Rather than raw contribution to growth in GDP, favor metrics that specify destination benefits such as small business development, distribution of incomes, and enhancement of sustainable local supply chains.

8. Mitigate climate impacts

Strive to follow accepted scientific consensus on needed reductions in greenhouse gas emissions. Invest in green infrastructure and a fast reduction in transport emissions involved in tourism – air, sea, and ground.

9. Close the loop on resources

When post-pandemic safety allows, turn away from use of disposable plastics by tourism businesses, and transition to circular resource use.

10. Contain tourism’s land use

Limit high-occupancy resort tourism to concentrated areas. Discourage resort sprawl from taking over coasts, islands, and mountain areas, so as to retain geographical character, a diverse economy, local access, and critical ecosystems.

11. Diversify source markets

In addition to international visitation, encourage robust domestic tourism, which may be more resilient in the face of crises and raise citizens’ perceived value of their own natural and cultural heritage.

12. Protect sense of place

Encourage tourism policies and business practices that protect and benefit natural, scenic, and cultural assets. Retain and enhance destination identity and distinctiveness. Diversity of place is the reason for travel.

13. Operate business responsibly

Incentivize and reward tourism businesses and associated enterprises that support these principles through their actions and develop strong local supply chains that allow for higher quality products and experiences.

Indian Scenario

In a latest research done by a digital travel company, it  has been found that a majority of Indians have become more aware of the wider impact of their trips, with 70 per cent of travellers wanting to travel more sustainably in the future, the Future of Travel research findings reveal. The survey also reveals that 78 per cent of travellers expect the travel industry to offer more sustainable travel options to meet their goals of sustainable travel in the future.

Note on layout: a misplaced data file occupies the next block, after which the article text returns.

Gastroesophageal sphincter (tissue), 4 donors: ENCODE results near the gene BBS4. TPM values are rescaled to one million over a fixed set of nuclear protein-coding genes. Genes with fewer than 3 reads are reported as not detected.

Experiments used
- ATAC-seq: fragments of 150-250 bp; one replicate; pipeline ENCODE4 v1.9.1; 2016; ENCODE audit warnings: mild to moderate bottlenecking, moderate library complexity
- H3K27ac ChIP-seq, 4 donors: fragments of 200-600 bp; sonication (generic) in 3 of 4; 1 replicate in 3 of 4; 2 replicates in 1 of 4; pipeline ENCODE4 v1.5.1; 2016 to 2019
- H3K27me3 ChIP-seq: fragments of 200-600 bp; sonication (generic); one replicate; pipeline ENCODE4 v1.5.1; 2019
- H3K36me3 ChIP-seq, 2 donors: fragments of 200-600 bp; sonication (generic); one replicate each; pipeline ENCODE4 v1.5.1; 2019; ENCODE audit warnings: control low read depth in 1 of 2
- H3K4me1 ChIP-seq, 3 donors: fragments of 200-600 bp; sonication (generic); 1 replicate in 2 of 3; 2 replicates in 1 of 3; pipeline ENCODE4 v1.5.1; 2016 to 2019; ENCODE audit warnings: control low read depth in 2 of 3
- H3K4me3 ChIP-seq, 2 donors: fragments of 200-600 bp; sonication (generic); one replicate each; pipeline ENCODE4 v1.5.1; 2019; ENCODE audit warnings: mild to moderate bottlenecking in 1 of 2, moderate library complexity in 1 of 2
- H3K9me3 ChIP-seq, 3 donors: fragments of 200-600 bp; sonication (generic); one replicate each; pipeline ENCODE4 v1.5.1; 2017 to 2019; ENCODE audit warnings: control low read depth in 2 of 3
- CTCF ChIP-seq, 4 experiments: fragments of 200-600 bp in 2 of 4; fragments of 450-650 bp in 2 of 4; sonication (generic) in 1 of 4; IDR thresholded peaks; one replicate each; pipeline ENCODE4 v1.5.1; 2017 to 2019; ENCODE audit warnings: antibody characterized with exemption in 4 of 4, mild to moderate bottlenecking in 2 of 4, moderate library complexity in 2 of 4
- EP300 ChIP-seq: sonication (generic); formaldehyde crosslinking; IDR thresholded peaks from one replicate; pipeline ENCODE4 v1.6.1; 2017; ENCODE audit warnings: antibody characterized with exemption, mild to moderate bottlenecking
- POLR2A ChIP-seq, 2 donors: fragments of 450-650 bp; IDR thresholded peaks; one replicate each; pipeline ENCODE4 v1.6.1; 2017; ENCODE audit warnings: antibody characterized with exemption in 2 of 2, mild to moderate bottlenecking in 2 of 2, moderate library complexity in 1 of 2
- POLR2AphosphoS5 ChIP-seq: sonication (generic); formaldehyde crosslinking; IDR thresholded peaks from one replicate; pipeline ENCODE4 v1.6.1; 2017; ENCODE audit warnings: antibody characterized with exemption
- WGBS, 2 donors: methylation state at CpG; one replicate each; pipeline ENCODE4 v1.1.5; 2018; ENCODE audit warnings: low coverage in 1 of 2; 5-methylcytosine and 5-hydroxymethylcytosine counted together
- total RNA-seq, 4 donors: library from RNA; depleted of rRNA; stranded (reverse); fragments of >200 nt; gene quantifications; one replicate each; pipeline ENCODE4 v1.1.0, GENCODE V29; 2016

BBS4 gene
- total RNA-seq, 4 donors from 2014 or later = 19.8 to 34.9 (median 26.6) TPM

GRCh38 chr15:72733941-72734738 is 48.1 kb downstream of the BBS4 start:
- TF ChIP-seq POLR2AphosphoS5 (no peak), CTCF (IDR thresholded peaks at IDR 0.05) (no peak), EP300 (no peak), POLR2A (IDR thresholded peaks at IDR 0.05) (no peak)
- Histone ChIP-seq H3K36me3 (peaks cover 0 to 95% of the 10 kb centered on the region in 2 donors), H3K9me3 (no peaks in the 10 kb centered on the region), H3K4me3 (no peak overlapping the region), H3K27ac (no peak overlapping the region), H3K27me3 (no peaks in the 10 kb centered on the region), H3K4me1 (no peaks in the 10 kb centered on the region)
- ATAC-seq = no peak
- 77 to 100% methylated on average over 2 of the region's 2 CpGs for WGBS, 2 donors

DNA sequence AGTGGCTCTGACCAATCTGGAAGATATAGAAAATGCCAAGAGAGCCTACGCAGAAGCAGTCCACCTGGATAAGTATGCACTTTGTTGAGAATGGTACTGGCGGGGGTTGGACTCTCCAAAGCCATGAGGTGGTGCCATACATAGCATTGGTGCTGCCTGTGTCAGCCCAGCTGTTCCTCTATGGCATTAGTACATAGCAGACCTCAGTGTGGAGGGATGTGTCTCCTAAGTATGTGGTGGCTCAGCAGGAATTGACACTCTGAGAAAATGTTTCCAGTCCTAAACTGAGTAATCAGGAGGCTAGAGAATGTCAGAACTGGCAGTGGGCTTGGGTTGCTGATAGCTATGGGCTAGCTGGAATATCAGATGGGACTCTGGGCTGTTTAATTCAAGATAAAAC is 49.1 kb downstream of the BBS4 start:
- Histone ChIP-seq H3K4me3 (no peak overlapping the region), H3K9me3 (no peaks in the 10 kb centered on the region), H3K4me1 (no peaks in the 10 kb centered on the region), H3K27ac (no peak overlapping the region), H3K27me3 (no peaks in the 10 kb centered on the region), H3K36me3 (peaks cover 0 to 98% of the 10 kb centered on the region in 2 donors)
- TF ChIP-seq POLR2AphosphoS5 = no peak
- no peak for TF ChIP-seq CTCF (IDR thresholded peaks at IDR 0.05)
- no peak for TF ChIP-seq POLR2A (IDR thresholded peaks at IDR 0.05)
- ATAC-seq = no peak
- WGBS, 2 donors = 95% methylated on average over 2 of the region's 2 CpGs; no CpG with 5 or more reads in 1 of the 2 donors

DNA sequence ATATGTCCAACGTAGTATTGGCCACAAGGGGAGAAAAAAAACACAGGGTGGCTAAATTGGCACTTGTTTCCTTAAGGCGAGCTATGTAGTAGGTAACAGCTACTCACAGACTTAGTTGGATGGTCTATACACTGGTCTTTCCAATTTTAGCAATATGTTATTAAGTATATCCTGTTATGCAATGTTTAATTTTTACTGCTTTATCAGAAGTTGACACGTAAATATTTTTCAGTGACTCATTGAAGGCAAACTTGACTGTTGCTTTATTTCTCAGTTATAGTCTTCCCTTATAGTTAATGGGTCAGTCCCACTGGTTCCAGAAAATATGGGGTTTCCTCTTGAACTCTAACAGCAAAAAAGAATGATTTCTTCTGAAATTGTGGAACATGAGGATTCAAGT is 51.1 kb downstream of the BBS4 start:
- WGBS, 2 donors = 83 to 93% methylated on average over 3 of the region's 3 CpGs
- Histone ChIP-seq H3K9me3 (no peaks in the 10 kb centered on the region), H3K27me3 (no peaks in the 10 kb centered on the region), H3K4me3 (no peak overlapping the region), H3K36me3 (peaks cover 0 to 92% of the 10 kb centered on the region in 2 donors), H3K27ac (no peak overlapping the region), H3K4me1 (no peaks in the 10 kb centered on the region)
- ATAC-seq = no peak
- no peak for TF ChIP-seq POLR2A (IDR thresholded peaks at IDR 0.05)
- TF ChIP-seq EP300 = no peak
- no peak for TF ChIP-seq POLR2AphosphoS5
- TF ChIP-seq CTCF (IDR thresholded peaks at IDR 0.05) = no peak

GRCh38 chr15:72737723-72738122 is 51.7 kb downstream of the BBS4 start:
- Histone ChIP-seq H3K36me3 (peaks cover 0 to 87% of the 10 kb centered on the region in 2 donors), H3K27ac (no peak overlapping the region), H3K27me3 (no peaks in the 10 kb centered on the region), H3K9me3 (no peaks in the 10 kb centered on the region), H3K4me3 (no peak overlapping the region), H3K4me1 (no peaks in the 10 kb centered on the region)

Willingness to support local communities

The pandemic has amplified people’s awareness about their impact on the environment and local communities. As such, travellers are now considering more sustainable and regenerative travel. The research finds 75 per cent have indicated they want their travel choices to also support the destination’s recovery efforts, and 73 per cent want to see how their spending supports the local community.

Recycle and upcycle

The impact of pandemic has inspired 55 per cent of Indian travellers to consider reducing waste and recycle plastic when travelling, once travel restrictions are lifted. This shows that people are not just committed to protecting themselves, but also the places they visit. Regenerative travel ensures that the benefits contributed by visitors outweigh the resources they consume.


“The travel industry needs to move beyond ‘do no harm’ and think more holistically about the natural, cultural, and spiritual elements of a place – not just how to preserve and protect these elements but how to actively enhance them.  The travel industry need to get smarter when it comes to understanding the difference between current conditions in a destination, which may be degraded or damaged, to what functioning natural and cultural systems should look like. Contributions towards natural and cultural regeneration are critical steps on the path to true destination sustainability.

Travellers too can contribute to a regenerative system by doing their research. They can consult guidebooks and other online resources to learn more about the destination’s environmental, social, and political issues. Travelers can also support locally-owned accommodations, tour operators, and restaurants, especially those actively working to enhance the community, environment, and spirit of the place.

Individuals can also consider visiting a destination with an Impact Tourism program. Impact tourism is tourism that makes strategic contributions of time, talent, and treasure to social and environmental projects in destinations. These community-driven projects are partnerships between communities and businesses, travelers, and organizations, meaning they meet the genuine needs of the community, as expressed by the community. With impact tourism programs, travelers can be sure their support truly has a positive impact on the communities they are visiting”, adds Miller.

Regenerative tourism aims at contributing towards the wellbeing and welfare of society, culture, communities, and the environment, ensuring that the balance is not just restored, but replenished and regenerated.